The concrete floor for the fish grow-out area was poured in the barn on March 23, 2000, encasing the newly laid plumbing for the tanks. The juvenile tilapia, 63,000 fish of 1-100 grams, arrived June 12, 2000. Not much time was available to construct the tanks, install the plumbing and work out the bugs before the fish arrived.
The grow-out area is comprised of 10 steel tanks, 6.7 meters in diameter and 1.5 meters deep, arranged in two, five-tank modules. Within each tank, two recirculation loops operate. One loop removes relatively clear water from the top of the tank and pumps it through two packed columns, a microbead biofilter, and low-head oxygenator in series. All three operations occur with less than 2.7 meters of total operating head, thus moving lots of water with relatively little energy.
A separate drain on the floor of each tank removes a portion of the flow for mechanical filtration through a drum filter. Foam fractionation and heating also occurs on this loop. Makeup water is added at about 3 to 5 percent of volume per day to compensate for evaporation and backwashing of the drum filter.
Fry and juveniles
The fry- and juvenile-rearing systems have a similar setup, with the exception of their double-drain design. All water flows into a drum filter, after which it is pumped to biofilters and carbon dioxide strippers. A side-stream loop that draws water from below the drum filter is used to add heat and oxygen, and return the water to the head tank.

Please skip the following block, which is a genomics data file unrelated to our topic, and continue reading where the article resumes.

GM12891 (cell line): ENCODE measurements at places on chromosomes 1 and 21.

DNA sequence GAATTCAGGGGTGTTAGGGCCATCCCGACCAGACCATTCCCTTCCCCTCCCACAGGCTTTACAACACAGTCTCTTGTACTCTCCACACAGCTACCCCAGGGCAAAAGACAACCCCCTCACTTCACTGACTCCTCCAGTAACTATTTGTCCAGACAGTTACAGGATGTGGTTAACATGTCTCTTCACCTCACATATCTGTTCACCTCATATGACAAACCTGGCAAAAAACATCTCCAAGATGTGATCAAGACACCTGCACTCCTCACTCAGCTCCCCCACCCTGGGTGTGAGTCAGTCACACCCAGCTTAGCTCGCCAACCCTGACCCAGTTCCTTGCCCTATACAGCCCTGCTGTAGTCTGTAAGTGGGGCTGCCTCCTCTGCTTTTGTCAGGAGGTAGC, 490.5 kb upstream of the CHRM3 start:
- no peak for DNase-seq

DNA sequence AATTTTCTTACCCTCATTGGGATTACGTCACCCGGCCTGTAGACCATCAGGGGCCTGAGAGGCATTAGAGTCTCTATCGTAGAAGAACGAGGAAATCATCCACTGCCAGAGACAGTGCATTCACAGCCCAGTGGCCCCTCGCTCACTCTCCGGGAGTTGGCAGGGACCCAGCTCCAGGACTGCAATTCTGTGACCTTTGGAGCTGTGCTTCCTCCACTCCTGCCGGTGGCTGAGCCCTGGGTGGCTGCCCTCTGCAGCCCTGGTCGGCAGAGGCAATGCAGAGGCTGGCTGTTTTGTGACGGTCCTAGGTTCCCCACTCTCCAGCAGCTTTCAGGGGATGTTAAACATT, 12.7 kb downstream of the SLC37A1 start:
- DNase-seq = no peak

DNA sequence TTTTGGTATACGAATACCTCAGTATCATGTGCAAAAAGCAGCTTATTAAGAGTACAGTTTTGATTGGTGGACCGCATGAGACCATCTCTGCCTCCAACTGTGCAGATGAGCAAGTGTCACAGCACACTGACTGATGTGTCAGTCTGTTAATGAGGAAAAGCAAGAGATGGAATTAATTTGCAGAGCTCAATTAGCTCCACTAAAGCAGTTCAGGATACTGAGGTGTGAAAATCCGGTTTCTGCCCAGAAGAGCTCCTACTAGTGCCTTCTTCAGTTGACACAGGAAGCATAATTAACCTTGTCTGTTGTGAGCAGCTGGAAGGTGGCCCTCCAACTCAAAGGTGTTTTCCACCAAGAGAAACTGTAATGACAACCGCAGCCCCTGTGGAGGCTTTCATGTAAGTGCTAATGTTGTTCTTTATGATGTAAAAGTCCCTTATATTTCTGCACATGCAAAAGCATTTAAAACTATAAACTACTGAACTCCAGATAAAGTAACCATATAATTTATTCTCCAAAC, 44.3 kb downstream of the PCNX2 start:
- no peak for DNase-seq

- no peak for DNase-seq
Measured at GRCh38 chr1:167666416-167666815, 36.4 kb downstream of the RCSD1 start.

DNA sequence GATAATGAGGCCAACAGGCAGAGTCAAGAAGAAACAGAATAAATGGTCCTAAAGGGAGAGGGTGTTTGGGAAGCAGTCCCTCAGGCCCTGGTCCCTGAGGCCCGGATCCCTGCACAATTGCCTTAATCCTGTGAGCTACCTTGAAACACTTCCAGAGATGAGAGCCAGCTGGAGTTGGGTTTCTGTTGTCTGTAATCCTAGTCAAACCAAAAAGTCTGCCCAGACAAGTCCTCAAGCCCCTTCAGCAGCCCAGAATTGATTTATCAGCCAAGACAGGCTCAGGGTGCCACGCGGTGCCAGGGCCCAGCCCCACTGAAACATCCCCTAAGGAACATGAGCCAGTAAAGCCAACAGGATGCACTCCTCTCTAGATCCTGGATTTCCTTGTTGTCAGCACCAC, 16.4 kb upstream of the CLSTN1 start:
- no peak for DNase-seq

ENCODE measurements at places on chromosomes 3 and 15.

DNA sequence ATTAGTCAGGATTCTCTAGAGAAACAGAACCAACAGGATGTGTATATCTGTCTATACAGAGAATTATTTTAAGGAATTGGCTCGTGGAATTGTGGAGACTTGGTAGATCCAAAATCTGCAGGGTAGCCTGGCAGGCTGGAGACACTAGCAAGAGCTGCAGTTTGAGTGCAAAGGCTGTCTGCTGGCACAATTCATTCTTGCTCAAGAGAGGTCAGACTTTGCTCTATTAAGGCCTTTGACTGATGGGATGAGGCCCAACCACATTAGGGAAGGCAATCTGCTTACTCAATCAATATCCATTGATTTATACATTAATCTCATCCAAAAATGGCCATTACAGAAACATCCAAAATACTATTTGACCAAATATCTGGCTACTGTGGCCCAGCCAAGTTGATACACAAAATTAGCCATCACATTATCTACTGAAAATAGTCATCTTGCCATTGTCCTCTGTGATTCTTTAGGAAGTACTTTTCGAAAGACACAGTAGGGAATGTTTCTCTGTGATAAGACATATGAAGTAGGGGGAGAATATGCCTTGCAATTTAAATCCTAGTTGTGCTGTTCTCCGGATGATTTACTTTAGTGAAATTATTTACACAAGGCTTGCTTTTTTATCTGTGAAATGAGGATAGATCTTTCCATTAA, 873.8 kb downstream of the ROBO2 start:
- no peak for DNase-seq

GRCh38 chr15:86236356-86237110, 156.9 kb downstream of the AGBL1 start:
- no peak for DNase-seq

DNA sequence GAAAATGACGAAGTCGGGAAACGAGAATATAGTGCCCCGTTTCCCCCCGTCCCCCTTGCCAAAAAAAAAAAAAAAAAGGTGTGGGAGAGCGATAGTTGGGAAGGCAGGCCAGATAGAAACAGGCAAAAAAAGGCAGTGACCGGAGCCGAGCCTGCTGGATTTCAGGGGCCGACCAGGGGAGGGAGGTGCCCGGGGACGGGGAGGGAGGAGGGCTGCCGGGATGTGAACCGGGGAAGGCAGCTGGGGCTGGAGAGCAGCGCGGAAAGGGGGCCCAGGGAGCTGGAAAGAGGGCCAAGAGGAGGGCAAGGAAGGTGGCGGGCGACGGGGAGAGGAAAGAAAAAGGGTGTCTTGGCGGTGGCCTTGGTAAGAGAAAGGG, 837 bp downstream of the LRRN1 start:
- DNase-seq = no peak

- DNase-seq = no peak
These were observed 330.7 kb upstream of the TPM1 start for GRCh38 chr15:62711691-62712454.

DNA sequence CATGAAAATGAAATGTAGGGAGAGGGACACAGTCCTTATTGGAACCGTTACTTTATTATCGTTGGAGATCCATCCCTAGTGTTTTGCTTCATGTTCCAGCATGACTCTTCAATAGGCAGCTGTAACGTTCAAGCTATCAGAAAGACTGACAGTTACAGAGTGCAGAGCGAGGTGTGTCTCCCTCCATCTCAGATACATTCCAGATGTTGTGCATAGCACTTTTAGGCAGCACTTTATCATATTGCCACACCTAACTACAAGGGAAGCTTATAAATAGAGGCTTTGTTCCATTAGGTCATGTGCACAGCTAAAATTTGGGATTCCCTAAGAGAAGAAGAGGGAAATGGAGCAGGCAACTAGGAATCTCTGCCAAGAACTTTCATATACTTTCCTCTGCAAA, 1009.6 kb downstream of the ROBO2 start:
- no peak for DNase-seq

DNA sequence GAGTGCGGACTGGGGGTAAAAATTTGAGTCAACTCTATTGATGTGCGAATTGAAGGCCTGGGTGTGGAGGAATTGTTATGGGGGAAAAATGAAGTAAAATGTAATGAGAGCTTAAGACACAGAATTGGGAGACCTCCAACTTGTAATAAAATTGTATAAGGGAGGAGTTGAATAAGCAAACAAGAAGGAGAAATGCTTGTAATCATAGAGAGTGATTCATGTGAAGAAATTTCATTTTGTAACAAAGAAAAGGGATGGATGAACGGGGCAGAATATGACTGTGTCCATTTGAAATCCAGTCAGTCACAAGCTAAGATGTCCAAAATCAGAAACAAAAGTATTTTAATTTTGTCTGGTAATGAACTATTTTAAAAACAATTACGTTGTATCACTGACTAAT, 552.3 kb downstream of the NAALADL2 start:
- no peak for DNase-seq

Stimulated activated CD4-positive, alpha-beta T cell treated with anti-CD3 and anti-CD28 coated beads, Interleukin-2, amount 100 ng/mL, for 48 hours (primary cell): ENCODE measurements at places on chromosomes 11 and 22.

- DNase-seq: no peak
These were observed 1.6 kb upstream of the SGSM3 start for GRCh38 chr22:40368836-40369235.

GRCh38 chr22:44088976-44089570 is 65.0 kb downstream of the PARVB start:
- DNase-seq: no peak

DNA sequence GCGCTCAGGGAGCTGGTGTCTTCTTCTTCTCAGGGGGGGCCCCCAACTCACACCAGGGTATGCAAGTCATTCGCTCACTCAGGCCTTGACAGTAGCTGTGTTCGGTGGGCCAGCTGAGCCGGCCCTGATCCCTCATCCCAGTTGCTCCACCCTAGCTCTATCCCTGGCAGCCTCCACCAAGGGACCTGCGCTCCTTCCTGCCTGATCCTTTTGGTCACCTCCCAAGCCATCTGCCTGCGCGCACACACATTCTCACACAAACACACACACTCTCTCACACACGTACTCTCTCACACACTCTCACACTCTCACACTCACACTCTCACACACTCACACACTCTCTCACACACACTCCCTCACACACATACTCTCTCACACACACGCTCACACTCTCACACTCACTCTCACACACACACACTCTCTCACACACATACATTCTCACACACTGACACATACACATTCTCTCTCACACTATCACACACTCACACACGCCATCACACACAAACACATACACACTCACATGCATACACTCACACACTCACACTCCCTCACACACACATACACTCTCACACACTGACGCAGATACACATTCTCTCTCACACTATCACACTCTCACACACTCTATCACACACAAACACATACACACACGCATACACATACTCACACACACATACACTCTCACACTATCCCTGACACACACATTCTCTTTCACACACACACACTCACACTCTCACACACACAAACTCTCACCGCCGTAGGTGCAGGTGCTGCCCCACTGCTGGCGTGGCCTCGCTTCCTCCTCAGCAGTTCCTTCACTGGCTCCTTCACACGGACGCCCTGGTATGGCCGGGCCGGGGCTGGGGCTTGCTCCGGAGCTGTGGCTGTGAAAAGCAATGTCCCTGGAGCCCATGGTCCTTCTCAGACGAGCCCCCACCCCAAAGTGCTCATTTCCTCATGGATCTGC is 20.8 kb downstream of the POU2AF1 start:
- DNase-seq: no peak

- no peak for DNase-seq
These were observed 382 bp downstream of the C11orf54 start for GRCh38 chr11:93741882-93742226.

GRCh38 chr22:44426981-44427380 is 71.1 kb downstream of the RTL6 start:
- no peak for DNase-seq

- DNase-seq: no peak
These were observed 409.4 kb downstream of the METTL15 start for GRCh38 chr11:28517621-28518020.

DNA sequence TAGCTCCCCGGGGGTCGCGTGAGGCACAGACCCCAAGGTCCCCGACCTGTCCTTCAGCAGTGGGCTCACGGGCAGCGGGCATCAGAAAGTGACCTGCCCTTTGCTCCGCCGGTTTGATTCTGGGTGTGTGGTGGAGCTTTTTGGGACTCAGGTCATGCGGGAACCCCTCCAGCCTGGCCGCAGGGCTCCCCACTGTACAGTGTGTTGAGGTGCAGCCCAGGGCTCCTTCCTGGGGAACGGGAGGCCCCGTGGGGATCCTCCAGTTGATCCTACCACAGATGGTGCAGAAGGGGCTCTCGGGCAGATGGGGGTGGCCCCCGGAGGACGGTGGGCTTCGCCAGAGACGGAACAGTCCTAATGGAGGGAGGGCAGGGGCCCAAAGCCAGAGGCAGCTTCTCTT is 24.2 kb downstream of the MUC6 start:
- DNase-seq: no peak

Prior to shipping to market, the fish are held in a purge tank to improve quality and prepare them for transport. Using a transfer pipe laid out on the walkway between the grow-out tanks, the size-graded fish swim to the purge tank.
Working out bugs
The fry and grow-out systems ran well since day one, but managing water levels is a challenge. The original alarm system utilized float switches that were too sensitive to the currents and turbulence in the sumps. Consequently, alarm bells kept ringing. Durand installed a different type of float system to solve that problem.
Another challenge proved to be impressing upon staff and partners that regular cleaning of the drains and sumps was necessary. But after a couple of tanks overflowed, they quickly learned it is easier and less stressful to clean the drains than to mop up.
If Durand had to do it all over again, he said, his first change would be to use a building with a higher ceiling in the fry- and juvenile-rearing areas to get the optimal operating head. The next change would be to have fewer tanks for the small fish, which would mean less maintenance and less feeding. The third change would be to have more space between and around the large tanks. All of these issues, of course, arose from using a building originally designed to be a dairy operation, not an intensive fish farm.
As Durand and his partners have proven, recirculating fish culture systems can be set up in and run in unconventional locations. Their success, however, depends on taking the time to match the right systems to the culturist’s needs.
From his experience, Durand recommends that once prospective farmers establish financing and a suitable location, they may want to hire a consultant who has the specific knowledge and experience to bring their dreams to fruition.
(Editor’s Note: This article was originally published in the June 2001 print edition of the Global Aquaculture Advocate.)